Background: Patch testing is an example of how medicine blends art and science, resulting in differences among practitioners in methods of history taking, application of patch tests, and interpretation of results. Objective: To evaluate the "art" of patch testing (specifically, the prevalence of Thin-Layer Rapid Use Epicutaneous (T.R.U.E.) TEST use, photopatch testing, patch testing to dust mites, and immediate testing for latex allergy) as practiced by American Contact Dermatitis Society (ACDS) members and to compare the results of this survey with those of similar studies among United States dermatologists and allergists. Methods: A cross-sectional survey of all 322 members of the ACDS. Results: The response rate was 46%. The largest proportions of respondents were male, had practiced for 11 to 20 years, were located in the northeast United States, and were in private practice. Forty percent of respondents used T.R.U.E. TEST, and 65% performed photopatch testing. Seventy percent of respondents evaluated patients for latex allergy, and 15% patch-tested to dust mites. Conclusions: As expected, respondents reported significantly higher prevalences of patch testing, photopatch testing, and evaluation for latex allergy than did United States dermatologists generally. Respondents reported significantly lower prevalences of single patch-test readings and use of T.R.U.E. TEST than did either general United States dermatologists or general United States allergists.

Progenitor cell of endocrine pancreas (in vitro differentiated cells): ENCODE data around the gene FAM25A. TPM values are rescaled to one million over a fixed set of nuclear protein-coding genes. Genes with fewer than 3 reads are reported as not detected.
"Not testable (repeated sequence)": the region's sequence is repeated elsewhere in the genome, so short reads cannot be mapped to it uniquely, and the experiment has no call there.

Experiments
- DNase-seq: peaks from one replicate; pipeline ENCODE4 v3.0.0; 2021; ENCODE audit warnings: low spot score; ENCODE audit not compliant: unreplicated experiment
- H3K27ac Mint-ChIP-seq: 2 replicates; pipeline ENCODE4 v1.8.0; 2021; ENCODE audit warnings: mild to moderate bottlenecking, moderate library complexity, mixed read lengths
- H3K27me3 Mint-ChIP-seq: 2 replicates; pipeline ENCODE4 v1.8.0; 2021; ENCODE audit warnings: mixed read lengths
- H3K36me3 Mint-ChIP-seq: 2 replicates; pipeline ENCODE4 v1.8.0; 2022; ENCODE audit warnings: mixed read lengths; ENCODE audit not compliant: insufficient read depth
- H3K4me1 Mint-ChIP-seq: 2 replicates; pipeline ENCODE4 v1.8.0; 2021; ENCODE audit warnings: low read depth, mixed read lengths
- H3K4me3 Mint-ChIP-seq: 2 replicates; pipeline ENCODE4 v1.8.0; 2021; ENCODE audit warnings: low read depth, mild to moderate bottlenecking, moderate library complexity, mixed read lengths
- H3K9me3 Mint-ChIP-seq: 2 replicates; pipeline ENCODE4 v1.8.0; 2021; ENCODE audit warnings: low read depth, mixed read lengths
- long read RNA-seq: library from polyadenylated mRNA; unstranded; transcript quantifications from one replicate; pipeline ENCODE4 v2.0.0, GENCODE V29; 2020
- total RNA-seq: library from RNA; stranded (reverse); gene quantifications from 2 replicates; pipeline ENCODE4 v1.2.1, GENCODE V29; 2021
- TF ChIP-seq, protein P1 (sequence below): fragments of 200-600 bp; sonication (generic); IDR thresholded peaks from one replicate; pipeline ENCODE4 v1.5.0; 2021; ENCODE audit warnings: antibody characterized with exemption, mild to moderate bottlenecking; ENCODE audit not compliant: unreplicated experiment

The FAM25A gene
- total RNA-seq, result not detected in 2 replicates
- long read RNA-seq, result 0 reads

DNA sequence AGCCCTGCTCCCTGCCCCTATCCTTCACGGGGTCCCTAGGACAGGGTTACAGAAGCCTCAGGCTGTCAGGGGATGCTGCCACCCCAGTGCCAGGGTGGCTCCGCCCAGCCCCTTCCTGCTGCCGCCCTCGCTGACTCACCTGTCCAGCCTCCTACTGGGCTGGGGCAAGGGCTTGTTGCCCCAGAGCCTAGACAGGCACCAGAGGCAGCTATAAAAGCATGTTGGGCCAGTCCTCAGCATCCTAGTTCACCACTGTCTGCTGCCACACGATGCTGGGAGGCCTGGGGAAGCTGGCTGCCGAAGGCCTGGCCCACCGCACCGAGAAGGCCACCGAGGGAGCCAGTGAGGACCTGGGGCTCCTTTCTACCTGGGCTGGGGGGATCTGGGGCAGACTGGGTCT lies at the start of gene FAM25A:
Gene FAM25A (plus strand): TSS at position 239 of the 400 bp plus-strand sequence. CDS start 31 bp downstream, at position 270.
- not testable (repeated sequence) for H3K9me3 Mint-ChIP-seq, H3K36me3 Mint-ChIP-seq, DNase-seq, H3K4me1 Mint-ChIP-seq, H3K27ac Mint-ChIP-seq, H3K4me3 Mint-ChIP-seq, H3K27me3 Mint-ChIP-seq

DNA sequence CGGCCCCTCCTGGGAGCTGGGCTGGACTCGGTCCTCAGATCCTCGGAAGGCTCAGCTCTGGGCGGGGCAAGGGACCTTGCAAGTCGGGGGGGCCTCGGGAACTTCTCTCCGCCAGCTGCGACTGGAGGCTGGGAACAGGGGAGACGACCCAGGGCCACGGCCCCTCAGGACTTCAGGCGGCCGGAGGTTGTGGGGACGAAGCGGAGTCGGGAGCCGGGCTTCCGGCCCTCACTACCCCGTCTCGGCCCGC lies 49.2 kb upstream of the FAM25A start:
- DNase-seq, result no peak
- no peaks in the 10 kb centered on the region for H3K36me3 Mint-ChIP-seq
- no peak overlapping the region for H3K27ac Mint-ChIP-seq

|Original language||English (US)|
|Number of pages||7|
|Journal||American Journal of Contact Dermatitis|
|State||Published - Mar 1 2003|